It came upon the midnight clear, that glorious song of old,
From angels bending near the earth to touch their harps of gold.
“Peace on the earth, goodwill to men, from Heaven’s all-gracious King.”
The world in solemn stillness lay, to hear the angels sing.
Still through the cloven skies they come, with peaceful wings unfurled,
And still their heavenly music floats o’er all the weary world.
Above its sad and lonely plains they bend on hovering wing,
And ever o’er its Babel sounds, the blessed angels sing.
Oh, ye beneath life’s crushing load, whose forms are bending low,
Who toil along the climbing way with painful steps and slow,
Look now, for glad and golden hours come swiftly on the wing!
Oh, rest beside the weary road and hear the angels sing.
For lo! The days are hastening on, by prophet bards foretold,
When with the ever-circling years comes ‘round the age of gold,
When peace shall over all the earth its ancient splendours fling,
And the whole world give back the song which now the angels sing.
Who would expect a Christmas carol to be written for political reasons? Yet this is apparently what motivated Edmund Sears back in the mid-19th century United States. His concern about social and political upheaval made him want to remind people of the angels’ message given at Christ’s birth. There were tensions between the north and south, which eventually caused the American Civil War; the Industrial Revolution caused problems for tradesmen and craftsmen in New England; finally, the California Gold Rush caused some people to go on a frantic search for riches, perhaps forgetting other values in life. Sears hoped that “Peace on the earth, goodwill to men,” would be expressed and experienced by people once again. Edmund Sears gained his doctoral degree in divinity from Harvard in 1837, and although he became a Unitarian minister, he believed in and preached the doctrines of the Trinity and of the Deity of Jesus.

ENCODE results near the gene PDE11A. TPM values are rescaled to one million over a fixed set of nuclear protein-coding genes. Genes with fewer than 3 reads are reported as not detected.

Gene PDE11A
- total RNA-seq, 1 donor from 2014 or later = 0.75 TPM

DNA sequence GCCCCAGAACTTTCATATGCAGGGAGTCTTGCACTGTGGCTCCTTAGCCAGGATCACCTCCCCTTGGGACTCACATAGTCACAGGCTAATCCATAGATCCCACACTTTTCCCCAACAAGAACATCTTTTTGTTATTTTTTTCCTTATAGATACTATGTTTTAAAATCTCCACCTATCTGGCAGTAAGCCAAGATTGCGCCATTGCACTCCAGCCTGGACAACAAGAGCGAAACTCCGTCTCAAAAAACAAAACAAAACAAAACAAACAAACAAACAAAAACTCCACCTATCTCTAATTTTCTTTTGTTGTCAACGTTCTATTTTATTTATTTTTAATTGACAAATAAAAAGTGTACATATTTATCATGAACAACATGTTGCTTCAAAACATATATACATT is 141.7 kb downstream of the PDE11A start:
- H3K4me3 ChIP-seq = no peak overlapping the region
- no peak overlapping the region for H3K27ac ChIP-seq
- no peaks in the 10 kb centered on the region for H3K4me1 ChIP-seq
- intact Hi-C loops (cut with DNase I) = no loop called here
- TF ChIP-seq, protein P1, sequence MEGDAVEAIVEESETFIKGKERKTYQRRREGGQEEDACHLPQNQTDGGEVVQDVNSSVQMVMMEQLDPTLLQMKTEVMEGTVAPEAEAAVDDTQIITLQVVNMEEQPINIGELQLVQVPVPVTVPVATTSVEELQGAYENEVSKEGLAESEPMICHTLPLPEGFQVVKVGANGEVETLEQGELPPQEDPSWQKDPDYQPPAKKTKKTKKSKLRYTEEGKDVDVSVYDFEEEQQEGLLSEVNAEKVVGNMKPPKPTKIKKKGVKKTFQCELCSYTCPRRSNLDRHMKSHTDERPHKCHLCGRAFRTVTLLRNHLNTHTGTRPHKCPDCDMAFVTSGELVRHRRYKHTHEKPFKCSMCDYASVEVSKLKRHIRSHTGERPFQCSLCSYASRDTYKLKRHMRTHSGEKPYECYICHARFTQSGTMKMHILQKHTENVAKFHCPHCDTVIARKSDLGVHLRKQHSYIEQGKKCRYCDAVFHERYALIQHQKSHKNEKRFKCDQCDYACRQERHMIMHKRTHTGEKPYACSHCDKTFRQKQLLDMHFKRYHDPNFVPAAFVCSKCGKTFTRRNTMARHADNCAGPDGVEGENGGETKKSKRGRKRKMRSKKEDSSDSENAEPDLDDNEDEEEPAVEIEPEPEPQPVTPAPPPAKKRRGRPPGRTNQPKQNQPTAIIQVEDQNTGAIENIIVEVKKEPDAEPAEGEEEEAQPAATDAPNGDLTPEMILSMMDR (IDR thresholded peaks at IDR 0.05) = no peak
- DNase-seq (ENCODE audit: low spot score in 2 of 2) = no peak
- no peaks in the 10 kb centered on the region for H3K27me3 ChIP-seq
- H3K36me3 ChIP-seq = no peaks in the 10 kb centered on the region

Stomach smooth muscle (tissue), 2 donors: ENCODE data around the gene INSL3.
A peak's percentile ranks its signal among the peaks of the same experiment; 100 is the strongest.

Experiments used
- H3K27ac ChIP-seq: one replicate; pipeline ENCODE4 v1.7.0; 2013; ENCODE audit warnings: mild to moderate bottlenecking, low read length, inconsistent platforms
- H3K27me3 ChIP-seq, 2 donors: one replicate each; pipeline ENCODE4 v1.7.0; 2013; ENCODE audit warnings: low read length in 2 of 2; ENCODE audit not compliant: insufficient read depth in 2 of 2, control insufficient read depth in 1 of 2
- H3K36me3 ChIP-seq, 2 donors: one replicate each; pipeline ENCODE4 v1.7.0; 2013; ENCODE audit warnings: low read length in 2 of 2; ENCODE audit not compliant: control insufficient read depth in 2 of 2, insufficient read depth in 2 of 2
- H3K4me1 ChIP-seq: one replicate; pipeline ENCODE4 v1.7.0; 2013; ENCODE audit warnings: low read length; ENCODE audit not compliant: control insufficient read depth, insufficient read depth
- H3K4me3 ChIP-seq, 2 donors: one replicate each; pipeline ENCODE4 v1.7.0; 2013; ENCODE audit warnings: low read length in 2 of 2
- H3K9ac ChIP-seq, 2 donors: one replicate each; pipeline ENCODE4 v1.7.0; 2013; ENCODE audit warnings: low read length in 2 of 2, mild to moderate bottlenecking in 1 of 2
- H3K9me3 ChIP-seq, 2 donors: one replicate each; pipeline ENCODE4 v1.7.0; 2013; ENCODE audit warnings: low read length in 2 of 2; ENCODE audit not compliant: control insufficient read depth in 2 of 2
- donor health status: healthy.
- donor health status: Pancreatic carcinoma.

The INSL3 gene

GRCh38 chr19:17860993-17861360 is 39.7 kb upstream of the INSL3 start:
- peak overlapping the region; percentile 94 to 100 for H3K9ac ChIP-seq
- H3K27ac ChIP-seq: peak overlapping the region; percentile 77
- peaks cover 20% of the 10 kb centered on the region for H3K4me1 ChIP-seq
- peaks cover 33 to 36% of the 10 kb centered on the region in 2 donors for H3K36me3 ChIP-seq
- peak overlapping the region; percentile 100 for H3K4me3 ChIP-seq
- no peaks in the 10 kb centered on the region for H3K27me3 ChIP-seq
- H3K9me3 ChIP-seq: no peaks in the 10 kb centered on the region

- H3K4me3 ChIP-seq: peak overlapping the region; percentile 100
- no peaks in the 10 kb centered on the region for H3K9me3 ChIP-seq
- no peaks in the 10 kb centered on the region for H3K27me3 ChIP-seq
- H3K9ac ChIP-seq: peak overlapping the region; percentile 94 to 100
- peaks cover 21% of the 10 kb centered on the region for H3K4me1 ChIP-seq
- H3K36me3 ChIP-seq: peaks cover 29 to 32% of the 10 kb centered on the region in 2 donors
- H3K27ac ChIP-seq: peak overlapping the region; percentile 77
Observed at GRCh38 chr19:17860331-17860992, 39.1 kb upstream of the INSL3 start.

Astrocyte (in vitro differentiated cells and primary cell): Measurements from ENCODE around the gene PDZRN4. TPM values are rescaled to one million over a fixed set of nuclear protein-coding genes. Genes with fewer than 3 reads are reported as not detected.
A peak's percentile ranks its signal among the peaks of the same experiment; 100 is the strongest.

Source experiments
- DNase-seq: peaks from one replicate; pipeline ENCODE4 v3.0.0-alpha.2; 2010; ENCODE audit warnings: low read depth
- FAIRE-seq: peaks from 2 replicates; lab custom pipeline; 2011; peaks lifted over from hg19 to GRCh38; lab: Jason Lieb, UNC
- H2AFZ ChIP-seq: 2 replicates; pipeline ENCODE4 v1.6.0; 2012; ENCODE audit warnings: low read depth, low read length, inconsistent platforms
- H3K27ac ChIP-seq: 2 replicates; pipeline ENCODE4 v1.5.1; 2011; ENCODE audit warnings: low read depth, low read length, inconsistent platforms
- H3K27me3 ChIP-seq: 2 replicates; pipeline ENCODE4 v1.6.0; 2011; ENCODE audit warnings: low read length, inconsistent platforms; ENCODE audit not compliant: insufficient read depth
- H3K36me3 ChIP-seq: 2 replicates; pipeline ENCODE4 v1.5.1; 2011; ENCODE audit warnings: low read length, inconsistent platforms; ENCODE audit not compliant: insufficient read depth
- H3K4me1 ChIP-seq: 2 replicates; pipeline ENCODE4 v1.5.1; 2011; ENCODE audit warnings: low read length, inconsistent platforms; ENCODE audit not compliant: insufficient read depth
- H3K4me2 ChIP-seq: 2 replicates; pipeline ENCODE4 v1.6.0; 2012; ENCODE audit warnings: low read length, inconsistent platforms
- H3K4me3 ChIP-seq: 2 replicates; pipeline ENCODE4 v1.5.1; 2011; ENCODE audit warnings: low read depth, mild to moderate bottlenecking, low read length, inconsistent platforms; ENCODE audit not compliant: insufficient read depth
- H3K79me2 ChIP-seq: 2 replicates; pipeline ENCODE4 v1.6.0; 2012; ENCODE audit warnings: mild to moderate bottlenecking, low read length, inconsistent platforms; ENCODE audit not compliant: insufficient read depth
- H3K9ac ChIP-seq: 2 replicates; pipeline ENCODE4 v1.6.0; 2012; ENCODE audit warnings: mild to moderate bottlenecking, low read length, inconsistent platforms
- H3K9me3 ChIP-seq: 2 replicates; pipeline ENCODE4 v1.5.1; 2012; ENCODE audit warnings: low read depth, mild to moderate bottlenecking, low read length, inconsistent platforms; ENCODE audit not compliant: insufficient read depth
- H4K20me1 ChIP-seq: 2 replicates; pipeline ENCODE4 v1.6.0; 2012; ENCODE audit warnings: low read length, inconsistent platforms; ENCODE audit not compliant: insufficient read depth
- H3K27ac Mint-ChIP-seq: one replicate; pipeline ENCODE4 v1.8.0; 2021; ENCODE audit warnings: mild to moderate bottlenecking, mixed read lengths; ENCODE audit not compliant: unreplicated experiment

The tune commonly used is simply called “Carol”, and was written by Richard Willis, an American who studied for six years in Germany with Felix Mendelssohn. It was first sung in 1849 in a Sunday School celebration in Quincy, Massachusetts. There, the Reverend Dr. Morrison said, “However poor my Christmas sermon may be, the reading and singing of this hymn are enough to make up for all deficiencies.”How the world needs these reminders again in December 2015! Click To Tweet